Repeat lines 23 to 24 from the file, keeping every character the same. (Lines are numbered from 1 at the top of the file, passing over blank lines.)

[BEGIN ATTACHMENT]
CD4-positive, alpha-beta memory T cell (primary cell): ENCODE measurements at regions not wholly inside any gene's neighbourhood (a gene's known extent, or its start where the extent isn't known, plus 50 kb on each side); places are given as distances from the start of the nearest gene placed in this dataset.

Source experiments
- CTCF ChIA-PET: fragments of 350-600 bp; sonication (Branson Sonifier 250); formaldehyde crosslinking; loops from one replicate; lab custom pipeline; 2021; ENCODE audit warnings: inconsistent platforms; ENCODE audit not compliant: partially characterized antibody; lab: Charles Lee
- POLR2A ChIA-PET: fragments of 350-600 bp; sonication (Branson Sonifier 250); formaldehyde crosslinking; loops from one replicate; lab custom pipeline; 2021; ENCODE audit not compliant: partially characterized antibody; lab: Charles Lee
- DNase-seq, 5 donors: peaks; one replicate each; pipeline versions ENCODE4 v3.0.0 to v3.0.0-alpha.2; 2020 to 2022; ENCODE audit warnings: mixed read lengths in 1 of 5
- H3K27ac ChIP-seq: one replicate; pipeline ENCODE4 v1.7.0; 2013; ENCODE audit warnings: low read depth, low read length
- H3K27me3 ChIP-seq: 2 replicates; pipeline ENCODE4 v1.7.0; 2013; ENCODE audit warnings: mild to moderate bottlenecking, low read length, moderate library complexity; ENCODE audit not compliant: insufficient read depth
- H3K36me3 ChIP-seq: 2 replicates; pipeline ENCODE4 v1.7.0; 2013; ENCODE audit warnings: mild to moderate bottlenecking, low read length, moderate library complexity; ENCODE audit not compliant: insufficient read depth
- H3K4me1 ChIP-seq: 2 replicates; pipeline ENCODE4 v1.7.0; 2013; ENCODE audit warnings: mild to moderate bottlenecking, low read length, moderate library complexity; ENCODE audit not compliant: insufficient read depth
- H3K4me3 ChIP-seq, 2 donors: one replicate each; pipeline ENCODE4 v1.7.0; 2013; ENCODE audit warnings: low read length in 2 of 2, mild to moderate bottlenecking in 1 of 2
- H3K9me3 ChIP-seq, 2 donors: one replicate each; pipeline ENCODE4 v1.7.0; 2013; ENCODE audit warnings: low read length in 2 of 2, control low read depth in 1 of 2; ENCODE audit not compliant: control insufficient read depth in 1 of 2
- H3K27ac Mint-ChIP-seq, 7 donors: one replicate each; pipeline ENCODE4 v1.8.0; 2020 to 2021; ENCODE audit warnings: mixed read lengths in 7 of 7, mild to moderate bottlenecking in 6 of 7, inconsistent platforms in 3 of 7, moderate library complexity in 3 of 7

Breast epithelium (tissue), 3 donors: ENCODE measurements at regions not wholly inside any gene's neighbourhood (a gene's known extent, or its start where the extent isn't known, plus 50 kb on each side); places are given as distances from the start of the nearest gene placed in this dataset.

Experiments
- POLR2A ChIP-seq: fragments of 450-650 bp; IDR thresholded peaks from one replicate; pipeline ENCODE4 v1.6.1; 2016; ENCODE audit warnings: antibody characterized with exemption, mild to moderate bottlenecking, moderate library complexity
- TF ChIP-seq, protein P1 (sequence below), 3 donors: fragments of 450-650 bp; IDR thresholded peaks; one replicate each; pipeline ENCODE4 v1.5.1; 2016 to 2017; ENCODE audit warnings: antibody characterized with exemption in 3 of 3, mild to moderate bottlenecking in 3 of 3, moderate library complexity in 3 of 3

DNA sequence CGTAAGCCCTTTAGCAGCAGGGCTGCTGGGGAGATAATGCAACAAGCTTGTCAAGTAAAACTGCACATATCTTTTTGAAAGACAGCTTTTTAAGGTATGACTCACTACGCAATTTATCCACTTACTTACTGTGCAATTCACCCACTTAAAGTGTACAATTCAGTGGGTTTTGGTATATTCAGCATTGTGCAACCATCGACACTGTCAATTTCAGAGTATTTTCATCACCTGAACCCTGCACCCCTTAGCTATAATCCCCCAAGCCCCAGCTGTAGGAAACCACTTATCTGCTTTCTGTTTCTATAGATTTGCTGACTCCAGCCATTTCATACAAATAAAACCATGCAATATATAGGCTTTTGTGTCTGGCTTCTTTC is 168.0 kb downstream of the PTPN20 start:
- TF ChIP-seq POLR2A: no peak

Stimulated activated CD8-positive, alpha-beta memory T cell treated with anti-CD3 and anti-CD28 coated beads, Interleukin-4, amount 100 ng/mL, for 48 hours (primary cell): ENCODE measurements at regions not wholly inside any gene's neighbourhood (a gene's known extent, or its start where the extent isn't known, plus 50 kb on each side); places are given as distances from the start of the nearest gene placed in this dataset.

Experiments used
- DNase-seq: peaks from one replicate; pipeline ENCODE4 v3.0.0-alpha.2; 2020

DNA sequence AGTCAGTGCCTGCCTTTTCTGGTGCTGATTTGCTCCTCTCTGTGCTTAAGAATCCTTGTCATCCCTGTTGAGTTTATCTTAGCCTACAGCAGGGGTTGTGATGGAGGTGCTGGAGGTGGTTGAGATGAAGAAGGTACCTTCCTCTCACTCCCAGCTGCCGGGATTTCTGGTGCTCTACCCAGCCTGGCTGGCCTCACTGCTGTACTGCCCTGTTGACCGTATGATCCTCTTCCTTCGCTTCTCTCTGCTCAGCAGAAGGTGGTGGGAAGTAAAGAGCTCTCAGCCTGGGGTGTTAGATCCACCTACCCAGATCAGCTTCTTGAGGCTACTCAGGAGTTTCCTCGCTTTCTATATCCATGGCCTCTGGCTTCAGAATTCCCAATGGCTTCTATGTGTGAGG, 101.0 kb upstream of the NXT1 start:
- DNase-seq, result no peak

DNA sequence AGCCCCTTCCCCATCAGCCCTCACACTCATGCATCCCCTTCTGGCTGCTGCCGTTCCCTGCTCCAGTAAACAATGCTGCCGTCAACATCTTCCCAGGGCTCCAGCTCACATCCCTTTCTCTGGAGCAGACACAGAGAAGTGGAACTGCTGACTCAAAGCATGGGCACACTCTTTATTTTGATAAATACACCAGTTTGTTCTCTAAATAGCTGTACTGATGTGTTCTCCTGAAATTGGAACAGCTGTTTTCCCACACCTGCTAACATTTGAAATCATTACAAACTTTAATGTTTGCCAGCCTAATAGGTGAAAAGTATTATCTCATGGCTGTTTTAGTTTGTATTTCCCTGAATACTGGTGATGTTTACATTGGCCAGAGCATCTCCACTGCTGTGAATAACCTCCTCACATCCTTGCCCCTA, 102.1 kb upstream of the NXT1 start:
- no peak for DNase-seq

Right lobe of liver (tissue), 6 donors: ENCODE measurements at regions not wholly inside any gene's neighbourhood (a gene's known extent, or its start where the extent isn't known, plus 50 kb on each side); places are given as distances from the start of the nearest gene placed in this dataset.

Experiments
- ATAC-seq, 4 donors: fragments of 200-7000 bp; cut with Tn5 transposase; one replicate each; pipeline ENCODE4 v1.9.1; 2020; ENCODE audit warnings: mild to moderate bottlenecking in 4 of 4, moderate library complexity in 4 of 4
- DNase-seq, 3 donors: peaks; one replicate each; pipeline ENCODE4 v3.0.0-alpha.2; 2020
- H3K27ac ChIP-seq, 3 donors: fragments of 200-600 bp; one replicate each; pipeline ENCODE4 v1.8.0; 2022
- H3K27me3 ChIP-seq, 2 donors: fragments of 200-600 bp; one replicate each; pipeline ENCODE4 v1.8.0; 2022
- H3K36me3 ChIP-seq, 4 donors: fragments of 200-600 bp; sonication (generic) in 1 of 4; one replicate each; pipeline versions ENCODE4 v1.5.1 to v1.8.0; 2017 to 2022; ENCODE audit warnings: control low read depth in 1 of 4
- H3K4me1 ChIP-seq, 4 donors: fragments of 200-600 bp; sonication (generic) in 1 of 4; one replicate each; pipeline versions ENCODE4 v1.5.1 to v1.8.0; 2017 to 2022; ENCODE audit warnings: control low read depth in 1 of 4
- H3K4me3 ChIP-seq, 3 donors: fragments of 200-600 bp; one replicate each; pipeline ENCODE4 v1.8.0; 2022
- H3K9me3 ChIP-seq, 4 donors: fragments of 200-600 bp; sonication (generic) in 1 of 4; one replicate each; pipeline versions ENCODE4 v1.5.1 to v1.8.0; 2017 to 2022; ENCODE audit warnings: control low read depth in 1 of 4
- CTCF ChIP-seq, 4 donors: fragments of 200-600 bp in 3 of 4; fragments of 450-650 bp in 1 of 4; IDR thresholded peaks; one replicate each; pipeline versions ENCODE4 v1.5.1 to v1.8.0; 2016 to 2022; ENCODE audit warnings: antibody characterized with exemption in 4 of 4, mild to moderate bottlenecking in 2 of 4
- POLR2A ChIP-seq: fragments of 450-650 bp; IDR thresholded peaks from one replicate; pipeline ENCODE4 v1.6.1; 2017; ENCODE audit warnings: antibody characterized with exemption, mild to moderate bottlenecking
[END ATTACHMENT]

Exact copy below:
- DNase-seq, result no peak

DNA sequence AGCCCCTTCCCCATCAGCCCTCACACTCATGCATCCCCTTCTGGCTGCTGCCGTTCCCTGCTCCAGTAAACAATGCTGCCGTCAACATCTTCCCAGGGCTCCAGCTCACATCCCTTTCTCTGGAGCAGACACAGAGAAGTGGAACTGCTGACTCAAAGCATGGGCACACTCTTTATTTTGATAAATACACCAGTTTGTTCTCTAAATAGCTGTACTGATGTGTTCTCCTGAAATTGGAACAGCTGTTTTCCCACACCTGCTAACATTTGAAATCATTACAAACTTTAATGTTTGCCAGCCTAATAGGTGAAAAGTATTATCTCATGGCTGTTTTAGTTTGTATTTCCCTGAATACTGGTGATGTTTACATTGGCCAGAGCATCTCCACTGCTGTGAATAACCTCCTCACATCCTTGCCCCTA, 102.1 kb upstream of the NXT1 start: